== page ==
Karen Turner wants to know why Walmart employees told her that their bathroom stalls were unoccupied, even though they contained the body of Karen’s husband, 41-year-old airline mechanic Steven Turner. Karen needlessly spent hours searching for her husband, who went missing after dropping off his car that morning for an oil change. Walmart has yet to respond to a letter Karen sent in September. No condolences, no explanation. Nothing but silence.
Steve Turner was an airline mechanic. The day that he went to the Wal-Mart he was scheduled to work a shift beginning at about noon. He got to the store shortly before 8 a.m. and called Karen to ask if there was anything that she wanted him to pick up while he was there.
“We said that we loved each other and that was it,” she said. “Then, when I didn’t hear from him by noon, I knew something was wrong. He was never late.”
Karen went to the store and asked employees to help her search for her husband. One of the first places they checked was the bathroom. She said that a custodian had the door blocked for cleaning and told her the room was empty. She would learn later that her husband had died in one of the stalls of an aortic dissection, a weakened blood vessel that ruptured. It’s the same condition that killed actor John Ritter.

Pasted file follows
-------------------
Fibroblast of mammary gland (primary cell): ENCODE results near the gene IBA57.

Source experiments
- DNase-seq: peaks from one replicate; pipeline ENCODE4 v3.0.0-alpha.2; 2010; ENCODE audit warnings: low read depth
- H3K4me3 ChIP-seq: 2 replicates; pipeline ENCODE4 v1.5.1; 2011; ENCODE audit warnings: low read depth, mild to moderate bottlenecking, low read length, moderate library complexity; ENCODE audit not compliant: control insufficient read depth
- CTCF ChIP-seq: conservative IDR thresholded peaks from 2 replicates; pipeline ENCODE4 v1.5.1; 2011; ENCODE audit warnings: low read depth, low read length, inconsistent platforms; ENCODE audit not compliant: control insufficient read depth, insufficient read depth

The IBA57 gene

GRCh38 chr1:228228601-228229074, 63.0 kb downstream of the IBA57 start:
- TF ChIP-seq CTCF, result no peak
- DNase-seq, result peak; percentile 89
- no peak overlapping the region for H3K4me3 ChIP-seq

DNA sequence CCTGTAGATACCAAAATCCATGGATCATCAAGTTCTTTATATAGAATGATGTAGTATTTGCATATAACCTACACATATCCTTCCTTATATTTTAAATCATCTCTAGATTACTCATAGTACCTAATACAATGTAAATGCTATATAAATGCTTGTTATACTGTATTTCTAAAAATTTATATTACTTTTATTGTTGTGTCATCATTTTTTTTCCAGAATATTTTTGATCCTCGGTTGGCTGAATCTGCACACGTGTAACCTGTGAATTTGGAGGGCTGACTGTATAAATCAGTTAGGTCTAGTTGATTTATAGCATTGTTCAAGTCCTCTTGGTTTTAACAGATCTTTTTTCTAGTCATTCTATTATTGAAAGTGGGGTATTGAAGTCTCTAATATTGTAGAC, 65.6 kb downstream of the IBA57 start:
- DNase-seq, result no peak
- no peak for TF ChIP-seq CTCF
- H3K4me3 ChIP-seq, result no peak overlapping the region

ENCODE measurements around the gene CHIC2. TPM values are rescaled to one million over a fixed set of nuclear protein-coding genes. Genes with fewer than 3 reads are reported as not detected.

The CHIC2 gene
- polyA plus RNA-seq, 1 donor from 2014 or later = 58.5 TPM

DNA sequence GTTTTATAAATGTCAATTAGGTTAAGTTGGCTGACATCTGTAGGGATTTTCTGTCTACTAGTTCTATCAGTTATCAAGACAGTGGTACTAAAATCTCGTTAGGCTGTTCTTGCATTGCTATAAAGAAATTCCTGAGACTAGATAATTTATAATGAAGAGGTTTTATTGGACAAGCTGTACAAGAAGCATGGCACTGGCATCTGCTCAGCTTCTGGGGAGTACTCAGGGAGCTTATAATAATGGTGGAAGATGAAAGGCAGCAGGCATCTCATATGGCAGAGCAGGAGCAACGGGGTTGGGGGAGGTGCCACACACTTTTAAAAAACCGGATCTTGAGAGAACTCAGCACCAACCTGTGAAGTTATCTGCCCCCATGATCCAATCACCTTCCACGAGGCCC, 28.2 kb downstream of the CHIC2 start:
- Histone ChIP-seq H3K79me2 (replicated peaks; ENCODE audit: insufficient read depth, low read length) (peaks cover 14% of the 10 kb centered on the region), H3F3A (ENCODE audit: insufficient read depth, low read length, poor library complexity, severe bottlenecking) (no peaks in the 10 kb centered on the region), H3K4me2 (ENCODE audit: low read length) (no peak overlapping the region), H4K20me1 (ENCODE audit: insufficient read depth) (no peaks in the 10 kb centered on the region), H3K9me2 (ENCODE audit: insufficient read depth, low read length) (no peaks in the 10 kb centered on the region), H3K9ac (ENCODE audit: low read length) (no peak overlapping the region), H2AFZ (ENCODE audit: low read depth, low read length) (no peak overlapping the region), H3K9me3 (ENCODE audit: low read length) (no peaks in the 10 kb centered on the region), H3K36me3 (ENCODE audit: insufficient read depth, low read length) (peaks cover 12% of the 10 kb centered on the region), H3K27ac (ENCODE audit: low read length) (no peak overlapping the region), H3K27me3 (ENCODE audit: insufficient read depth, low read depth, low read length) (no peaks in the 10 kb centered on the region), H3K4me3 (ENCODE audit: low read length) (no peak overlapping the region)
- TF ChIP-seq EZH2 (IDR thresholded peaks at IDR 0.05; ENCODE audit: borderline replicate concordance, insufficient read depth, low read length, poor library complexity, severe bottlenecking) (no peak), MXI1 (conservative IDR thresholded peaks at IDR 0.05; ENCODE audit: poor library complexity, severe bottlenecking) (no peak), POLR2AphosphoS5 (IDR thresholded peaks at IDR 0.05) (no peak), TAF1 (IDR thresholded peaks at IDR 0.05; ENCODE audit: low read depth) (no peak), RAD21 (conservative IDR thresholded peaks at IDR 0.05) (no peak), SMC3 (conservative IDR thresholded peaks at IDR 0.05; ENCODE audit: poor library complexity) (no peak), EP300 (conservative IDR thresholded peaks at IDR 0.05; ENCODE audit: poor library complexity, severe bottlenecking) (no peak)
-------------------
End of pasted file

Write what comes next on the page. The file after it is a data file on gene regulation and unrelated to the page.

“Steve showed no signs of anything being wrong,” she said. “I was told that he probably died suddenly at 8:30 that morning.”
Karen called the police. She roamed the store for hours. But it wasn’t until 5 p.m., when another janitor mentioned that a customer seemed to be spending the afternoon in the bathroom that she rushed in and found Steve’s body.
Attorney Douglas Belknap later wrote a letter for her to Wal-Mart officials. It reads in part:
“I do not ‘represent’ Karen in the usual sense and I do not intend to file a lawsuit. Karen simply wants to make sure that someone at Wal-Mart’s corporate level understand the excruciating mental anguish she suffered as a result of almost unbelievable set of circumstances that she hopes Wal-Mart will prevent from recurring.”
The Arizona Republic contacted Walmart for comment, but like Karen, received no response.
Karen’s son is 5. She was hoping to show him correspondence from Wal-Mart when he’s older as a way of explaining what happened. It’s still possible a note of some kind will arrive.